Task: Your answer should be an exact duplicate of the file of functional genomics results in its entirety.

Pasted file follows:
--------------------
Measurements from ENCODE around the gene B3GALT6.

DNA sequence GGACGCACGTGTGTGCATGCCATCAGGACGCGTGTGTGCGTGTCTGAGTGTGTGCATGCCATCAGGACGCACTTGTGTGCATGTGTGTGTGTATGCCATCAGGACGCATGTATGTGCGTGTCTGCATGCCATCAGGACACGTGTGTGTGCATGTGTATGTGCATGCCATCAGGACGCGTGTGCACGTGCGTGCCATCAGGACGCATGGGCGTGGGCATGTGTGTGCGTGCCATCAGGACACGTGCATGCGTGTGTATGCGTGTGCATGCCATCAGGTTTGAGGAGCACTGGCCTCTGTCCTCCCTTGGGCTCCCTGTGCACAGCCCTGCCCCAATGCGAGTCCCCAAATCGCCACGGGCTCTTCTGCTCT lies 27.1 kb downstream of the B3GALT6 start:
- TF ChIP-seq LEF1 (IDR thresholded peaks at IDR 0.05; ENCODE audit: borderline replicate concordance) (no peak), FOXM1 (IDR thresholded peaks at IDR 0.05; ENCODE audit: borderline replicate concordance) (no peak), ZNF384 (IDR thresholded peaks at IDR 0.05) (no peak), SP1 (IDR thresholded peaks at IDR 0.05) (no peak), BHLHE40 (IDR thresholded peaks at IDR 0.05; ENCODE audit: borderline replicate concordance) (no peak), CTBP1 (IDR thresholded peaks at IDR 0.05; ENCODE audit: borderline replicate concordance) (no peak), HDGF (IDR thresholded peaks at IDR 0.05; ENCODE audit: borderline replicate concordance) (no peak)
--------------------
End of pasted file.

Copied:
Measurements from ENCODE around the gene B3GALT6.

DNA sequence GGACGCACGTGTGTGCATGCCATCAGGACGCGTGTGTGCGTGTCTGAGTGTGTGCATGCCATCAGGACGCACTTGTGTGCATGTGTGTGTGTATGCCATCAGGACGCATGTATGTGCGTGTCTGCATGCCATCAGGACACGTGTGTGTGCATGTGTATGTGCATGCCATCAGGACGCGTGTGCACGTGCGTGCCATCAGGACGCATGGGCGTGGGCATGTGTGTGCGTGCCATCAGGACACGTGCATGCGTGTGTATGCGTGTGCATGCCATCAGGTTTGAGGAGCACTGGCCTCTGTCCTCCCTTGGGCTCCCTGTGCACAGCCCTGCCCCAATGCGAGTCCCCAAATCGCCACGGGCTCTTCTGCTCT lies 27.1 kb downstream of the B3GALT6 start:
- TF ChIP-seq LEF1 (IDR thresholded peaks at IDR 0.05; ENCODE audit: borderline replicate concordance) (no peak), FOXM1 (IDR thresholded peaks at IDR 0.05; ENCODE audit: borderline replicate concordance) (no peak), ZNF384 (IDR thresholded peaks at IDR 0.05) (no peak), SP1 (IDR thresholded peaks at IDR 0.05) (no peak), BHLHE40 (IDR thresholded peaks at IDR 0.05; ENCODE audit: borderline replicate concordance) (no peak), CTBP1 (IDR thresholded peaks at IDR 0.05; ENCODE audit: borderline replicate concordance) (no peak), HDGF (IDR thresholded peaks at IDR 0.05; ENCODE audit: borderline replicate concordance) (no peak)